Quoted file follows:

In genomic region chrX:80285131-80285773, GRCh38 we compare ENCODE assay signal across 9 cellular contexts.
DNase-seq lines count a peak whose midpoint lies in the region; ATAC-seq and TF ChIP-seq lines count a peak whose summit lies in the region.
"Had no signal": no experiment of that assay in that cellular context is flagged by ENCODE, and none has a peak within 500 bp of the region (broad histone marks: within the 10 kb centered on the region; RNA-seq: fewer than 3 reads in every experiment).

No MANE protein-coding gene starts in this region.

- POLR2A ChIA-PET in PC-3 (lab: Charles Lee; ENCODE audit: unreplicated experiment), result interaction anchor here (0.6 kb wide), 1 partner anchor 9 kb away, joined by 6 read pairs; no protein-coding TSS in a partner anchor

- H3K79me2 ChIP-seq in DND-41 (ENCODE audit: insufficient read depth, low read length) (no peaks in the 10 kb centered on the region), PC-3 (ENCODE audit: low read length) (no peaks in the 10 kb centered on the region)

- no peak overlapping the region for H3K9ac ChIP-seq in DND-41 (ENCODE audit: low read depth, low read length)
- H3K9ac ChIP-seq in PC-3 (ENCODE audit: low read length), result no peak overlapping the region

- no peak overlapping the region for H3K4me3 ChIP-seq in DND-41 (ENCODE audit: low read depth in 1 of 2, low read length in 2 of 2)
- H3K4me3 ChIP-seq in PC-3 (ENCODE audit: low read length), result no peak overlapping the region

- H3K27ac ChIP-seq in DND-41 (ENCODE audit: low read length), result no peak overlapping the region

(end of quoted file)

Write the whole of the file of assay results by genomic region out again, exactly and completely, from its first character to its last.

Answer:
In genomic region chrX:80285131-80285773, GRCh38 we compare ENCODE assay signal across 9 cellular contexts.
DNase-seq lines count a peak whose midpoint lies in the region; ATAC-seq and TF ChIP-seq lines count a peak whose summit lies in the region.
"Had no signal": no experiment of that assay in that cellular context is flagged by ENCODE, and none has a peak within 500 bp of the region (broad histone marks: within the 10 kb centered on the region; RNA-seq: fewer than 3 reads in every experiment).

No MANE protein-coding gene starts in this region.

- POLR2A ChIA-PET in PC-3 (lab: Charles Lee; ENCODE audit: unreplicated experiment), result interaction anchor here (0.6 kb wide), 1 partner anchor 9 kb away, joined by 6 read pairs; no protein-coding TSS in a partner anchor

- H3K79me2 ChIP-seq in DND-41 (ENCODE audit: insufficient read depth, low read length) (no peaks in the 10 kb centered on the region), PC-3 (ENCODE audit: low read length) (no peaks in the 10 kb centered on the region)

- no peak overlapping the region for H3K9ac ChIP-seq in DND-41 (ENCODE audit: low read depth, low read length)
- H3K9ac ChIP-seq in PC-3 (ENCODE audit: low read length), result no peak overlapping the region

- no peak overlapping the region for H3K4me3 ChIP-seq in DND-41 (ENCODE audit: low read depth in 1 of 2, low read length in 2 of 2)
- H3K4me3 ChIP-seq in PC-3 (ENCODE audit: low read length), result no peak overlapping the region

- H3K27ac ChIP-seq in DND-41 (ENCODE audit: low read length), result no peak overlapping the region